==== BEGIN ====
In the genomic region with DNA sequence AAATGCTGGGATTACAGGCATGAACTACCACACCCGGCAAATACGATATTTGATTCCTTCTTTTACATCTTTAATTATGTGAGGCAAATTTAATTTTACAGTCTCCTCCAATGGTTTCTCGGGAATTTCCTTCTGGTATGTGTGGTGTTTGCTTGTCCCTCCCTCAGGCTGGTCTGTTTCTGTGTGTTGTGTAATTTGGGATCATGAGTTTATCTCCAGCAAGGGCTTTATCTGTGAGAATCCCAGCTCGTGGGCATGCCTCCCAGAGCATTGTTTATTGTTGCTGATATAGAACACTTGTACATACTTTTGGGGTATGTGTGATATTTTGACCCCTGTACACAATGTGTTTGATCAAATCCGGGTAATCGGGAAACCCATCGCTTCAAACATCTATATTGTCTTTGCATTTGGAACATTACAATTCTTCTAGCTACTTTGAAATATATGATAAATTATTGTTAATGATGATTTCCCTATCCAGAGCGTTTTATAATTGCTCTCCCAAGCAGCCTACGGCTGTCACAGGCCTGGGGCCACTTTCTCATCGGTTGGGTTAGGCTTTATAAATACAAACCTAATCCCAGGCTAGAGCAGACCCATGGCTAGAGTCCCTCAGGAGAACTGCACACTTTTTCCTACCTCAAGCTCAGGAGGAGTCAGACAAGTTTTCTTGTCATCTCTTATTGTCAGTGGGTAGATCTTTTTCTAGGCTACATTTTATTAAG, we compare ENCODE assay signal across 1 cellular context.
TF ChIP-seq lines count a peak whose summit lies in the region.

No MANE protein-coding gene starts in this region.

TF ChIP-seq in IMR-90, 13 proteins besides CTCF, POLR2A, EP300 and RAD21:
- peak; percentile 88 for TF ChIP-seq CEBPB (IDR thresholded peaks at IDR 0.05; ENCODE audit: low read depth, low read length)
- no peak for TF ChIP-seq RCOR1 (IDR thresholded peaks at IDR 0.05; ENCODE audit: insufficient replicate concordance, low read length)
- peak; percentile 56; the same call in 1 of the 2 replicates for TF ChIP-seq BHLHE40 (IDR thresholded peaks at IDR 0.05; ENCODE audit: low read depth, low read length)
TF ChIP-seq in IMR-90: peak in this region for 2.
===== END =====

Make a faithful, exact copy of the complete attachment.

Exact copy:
In the genomic region with DNA sequence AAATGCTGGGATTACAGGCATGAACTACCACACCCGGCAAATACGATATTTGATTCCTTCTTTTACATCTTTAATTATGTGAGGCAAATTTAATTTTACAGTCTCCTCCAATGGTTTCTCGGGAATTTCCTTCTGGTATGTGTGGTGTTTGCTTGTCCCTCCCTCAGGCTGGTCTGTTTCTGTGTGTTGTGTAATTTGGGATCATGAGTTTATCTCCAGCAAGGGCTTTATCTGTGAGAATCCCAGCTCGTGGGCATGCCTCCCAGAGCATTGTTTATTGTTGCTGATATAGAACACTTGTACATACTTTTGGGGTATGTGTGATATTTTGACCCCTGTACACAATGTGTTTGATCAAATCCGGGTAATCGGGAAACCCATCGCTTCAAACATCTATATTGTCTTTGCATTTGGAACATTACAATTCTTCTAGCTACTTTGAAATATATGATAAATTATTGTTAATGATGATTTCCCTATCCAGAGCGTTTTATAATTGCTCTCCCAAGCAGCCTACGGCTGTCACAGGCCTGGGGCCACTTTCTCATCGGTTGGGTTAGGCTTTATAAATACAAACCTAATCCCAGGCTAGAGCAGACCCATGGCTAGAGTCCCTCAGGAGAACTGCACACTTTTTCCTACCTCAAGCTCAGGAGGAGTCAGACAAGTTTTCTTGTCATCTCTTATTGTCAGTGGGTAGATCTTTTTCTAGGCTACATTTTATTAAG, we compare ENCODE assay signal across 1 cellular context.
TF ChIP-seq lines count a peak whose summit lies in the region.

No MANE protein-coding gene starts in this region.

TF ChIP-seq in IMR-90, 13 proteins besides CTCF, POLR2A, EP300 and RAD21:
- peak; percentile 88 for TF ChIP-seq CEBPB (IDR thresholded peaks at IDR 0.05; ENCODE audit: low read depth, low read length)
- no peak for TF ChIP-seq RCOR1 (IDR thresholded peaks at IDR 0.05; ENCODE audit: insufficient replicate concordance, low read length)
- peak; percentile 56; the same call in 1 of the 2 replicates for TF ChIP-seq BHLHE40 (IDR thresholded peaks at IDR 0.05; ENCODE audit: low read depth, low read length)
TF ChIP-seq in IMR-90: peak in this region for 2.